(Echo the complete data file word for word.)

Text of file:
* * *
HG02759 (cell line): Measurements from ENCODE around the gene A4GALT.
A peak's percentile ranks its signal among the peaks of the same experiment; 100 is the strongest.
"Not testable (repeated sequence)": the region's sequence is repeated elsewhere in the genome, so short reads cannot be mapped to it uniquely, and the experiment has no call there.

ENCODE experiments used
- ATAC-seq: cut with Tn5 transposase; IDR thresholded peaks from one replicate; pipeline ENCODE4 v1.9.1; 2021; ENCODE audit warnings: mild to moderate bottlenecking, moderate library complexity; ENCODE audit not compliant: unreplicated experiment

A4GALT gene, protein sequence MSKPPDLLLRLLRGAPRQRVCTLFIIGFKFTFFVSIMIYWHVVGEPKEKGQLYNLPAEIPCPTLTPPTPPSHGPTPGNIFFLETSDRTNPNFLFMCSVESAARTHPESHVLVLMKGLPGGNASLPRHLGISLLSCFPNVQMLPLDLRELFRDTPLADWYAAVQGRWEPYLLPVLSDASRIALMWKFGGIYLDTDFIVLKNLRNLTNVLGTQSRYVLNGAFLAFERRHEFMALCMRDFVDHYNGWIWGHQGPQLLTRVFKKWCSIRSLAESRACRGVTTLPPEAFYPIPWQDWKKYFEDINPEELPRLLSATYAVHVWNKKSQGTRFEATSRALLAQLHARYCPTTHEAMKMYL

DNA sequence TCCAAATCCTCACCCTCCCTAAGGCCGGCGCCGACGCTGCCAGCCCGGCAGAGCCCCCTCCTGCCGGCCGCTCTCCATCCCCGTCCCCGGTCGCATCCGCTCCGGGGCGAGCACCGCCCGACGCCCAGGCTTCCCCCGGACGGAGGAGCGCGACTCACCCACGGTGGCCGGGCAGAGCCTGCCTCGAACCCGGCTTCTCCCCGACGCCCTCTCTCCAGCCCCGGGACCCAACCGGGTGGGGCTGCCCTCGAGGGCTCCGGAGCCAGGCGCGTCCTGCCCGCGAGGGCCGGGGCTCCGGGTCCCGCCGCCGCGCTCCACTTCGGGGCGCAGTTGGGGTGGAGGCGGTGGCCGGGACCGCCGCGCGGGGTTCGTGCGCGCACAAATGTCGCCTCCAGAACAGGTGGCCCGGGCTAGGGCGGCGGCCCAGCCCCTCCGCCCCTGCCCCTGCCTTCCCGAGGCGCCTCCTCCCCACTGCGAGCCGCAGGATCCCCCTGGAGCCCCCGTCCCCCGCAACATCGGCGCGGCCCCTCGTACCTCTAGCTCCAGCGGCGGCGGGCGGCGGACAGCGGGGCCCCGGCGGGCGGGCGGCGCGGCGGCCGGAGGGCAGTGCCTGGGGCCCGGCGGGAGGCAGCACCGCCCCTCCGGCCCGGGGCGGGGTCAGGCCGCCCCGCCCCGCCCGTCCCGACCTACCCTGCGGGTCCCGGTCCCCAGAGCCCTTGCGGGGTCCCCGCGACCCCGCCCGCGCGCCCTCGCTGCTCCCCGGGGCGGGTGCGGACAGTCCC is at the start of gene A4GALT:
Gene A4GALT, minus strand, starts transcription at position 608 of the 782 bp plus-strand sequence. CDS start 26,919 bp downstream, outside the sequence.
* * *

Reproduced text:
HG02759 (cell line): Measurements from ENCODE around the gene A4GALT.
A peak's percentile ranks its signal among the peaks of the same experiment; 100 is the strongest.
"Not testable (repeated sequence)": the region's sequence is repeated elsewhere in the genome, so short reads cannot be mapped to it uniquely, and the experiment has no call there.

ENCODE experiments used
- ATAC-seq: cut with Tn5 transposase; IDR thresholded peaks from one replicate; pipeline ENCODE4 v1.9.1; 2021; ENCODE audit warnings: mild to moderate bottlenecking, moderate library complexity; ENCODE audit not compliant: unreplicated experiment

A4GALT gene, protein sequence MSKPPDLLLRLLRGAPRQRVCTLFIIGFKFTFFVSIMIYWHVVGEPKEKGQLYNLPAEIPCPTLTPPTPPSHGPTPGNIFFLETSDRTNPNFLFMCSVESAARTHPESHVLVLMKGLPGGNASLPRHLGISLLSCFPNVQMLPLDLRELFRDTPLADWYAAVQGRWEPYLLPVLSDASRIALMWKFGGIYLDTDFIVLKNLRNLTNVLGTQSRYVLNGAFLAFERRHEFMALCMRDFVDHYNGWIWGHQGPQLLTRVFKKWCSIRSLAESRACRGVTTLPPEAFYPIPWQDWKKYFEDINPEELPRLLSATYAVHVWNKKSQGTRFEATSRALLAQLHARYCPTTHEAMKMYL

DNA sequence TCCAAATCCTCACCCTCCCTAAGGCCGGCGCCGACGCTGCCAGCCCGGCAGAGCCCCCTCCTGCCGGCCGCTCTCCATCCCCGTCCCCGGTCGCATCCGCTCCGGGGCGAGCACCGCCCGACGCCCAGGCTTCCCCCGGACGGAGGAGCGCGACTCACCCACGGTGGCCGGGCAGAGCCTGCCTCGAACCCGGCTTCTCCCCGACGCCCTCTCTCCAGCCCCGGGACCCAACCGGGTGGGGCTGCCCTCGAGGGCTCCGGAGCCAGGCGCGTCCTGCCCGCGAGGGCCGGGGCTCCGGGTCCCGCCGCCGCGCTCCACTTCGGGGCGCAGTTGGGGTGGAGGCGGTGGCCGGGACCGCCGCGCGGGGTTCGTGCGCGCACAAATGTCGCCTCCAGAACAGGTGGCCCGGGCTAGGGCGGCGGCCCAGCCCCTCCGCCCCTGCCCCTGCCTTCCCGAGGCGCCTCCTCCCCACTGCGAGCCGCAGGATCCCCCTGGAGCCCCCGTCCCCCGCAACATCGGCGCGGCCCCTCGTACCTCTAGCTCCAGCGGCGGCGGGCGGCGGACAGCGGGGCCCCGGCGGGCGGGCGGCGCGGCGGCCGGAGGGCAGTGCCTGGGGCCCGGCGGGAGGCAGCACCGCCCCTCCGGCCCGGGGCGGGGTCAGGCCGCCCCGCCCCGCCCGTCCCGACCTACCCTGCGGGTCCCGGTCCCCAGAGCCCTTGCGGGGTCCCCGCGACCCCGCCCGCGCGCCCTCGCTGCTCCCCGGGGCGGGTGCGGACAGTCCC is at the start of gene A4GALT:
Gene A4GALT, minus strand, starts transcription at position 608 of the 782 bp plus-strand sequence. CDS start 26,919 bp downstream, outside the sequence.